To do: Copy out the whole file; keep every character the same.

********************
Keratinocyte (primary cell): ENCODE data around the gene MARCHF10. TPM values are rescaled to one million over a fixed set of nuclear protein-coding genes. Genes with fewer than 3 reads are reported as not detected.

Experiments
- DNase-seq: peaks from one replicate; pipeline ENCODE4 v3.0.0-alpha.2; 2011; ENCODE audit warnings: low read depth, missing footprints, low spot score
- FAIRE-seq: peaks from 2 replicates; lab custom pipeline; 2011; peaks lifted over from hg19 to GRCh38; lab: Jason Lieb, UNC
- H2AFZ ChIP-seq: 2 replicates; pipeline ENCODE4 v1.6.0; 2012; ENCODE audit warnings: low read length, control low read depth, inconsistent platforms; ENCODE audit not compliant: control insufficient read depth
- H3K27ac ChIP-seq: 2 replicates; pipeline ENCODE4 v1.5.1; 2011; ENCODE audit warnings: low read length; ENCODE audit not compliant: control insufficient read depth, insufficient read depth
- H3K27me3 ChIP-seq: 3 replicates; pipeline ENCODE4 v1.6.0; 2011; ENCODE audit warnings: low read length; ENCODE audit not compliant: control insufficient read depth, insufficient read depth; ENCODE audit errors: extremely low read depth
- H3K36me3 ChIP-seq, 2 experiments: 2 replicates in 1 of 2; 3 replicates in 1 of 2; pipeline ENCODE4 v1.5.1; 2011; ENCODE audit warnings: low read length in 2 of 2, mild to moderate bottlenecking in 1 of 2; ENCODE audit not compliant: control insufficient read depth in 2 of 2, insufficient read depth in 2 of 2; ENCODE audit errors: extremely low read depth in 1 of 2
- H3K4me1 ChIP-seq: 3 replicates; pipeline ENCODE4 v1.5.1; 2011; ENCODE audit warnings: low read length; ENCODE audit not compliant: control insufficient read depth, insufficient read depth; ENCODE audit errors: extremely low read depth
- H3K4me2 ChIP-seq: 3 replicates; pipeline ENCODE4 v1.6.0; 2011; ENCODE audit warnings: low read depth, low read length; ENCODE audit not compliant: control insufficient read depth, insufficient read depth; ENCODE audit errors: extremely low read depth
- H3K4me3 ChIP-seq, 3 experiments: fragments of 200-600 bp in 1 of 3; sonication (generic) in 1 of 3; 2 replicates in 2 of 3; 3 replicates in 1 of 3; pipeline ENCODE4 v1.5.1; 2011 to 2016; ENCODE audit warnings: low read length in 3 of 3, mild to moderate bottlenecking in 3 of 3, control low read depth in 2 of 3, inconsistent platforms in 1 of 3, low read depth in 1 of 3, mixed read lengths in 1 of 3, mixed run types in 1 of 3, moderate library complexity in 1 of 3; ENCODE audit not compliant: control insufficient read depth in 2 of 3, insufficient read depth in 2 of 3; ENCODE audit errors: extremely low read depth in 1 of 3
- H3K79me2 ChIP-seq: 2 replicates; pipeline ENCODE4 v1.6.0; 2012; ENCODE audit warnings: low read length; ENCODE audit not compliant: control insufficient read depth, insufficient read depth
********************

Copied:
Keratinocyte (primary cell): ENCODE data around the gene MARCHF10. TPM values are rescaled to one million over a fixed set of nuclear protein-coding genes. Genes with fewer than 3 reads are reported as not detected.

Experiments
- DNase-seq: peaks from one replicate; pipeline ENCODE4 v3.0.0-alpha.2; 2011; ENCODE audit warnings: low read depth, missing footprints, low spot score
- FAIRE-seq: peaks from 2 replicates; lab custom pipeline; 2011; peaks lifted over from hg19 to GRCh38; lab: Jason Lieb, UNC
- H2AFZ ChIP-seq: 2 replicates; pipeline ENCODE4 v1.6.0; 2012; ENCODE audit warnings: low read length, control low read depth, inconsistent platforms; ENCODE audit not compliant: control insufficient read depth
- H3K27ac ChIP-seq: 2 replicates; pipeline ENCODE4 v1.5.1; 2011; ENCODE audit warnings: low read length; ENCODE audit not compliant: control insufficient read depth, insufficient read depth
- H3K27me3 ChIP-seq: 3 replicates; pipeline ENCODE4 v1.6.0; 2011; ENCODE audit warnings: low read length; ENCODE audit not compliant: control insufficient read depth, insufficient read depth; ENCODE audit errors: extremely low read depth
- H3K36me3 ChIP-seq, 2 experiments: 2 replicates in 1 of 2; 3 replicates in 1 of 2; pipeline ENCODE4 v1.5.1; 2011; ENCODE audit warnings: low read length in 2 of 2, mild to moderate bottlenecking in 1 of 2; ENCODE audit not compliant: control insufficient read depth in 2 of 2, insufficient read depth in 2 of 2; ENCODE audit errors: extremely low read depth in 1 of 2
- H3K4me1 ChIP-seq: 3 replicates; pipeline ENCODE4 v1.5.1; 2011; ENCODE audit warnings: low read length; ENCODE audit not compliant: control insufficient read depth, insufficient read depth; ENCODE audit errors: extremely low read depth
- H3K4me2 ChIP-seq: 3 replicates; pipeline ENCODE4 v1.6.0; 2011; ENCODE audit warnings: low read depth, low read length; ENCODE audit not compliant: control insufficient read depth, insufficient read depth; ENCODE audit errors: extremely low read depth
- H3K4me3 ChIP-seq, 3 experiments: fragments of 200-600 bp in 1 of 3; sonication (generic) in 1 of 3; 2 replicates in 2 of 3; 3 replicates in 1 of 3; pipeline ENCODE4 v1.5.1; 2011 to 2016; ENCODE audit warnings: low read length in 3 of 3, mild to moderate bottlenecking in 3 of 3, control low read depth in 2 of 3, inconsistent platforms in 1 of 3, low read depth in 1 of 3, mixed read lengths in 1 of 3, mixed run types in 1 of 3, moderate library complexity in 1 of 3; ENCODE audit not compliant: control insufficient read depth in 2 of 3, insufficient read depth in 2 of 3; ENCODE audit errors: extremely low read depth in 1 of 3
- H3K79me2 ChIP-seq: 2 replicates; pipeline ENCODE4 v1.6.0; 2012; ENCODE audit warnings: low read length; ENCODE audit not compliant: control insufficient read depth, insufficient read depth